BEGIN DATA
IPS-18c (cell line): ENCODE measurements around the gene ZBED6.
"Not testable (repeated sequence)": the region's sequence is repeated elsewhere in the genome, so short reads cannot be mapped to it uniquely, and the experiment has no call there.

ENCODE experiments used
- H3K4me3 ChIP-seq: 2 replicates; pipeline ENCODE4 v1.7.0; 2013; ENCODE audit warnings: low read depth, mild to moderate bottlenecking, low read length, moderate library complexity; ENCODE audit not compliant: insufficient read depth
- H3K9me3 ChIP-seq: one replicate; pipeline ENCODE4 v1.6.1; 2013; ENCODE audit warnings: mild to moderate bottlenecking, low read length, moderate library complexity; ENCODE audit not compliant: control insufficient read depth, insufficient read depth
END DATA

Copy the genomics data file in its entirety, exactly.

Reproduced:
IPS-18c (cell line): ENCODE measurements around the gene ZBED6.
"Not testable (repeated sequence)": the region's sequence is repeated elsewhere in the genome, so short reads cannot be mapped to it uniquely, and the experiment has no call there.

ENCODE experiments used
- H3K4me3 ChIP-seq: 2 replicates; pipeline ENCODE4 v1.7.0; 2013; ENCODE audit warnings: low read depth, mild to moderate bottlenecking, low read length, moderate library complexity; ENCODE audit not compliant: insufficient read depth
- H3K9me3 ChIP-seq: one replicate; pipeline ENCODE4 v1.6.1; 2013; ENCODE audit warnings: mild to moderate bottlenecking, low read length, moderate library complexity; ENCODE audit not compliant: control insufficient read depth, insufficient read depth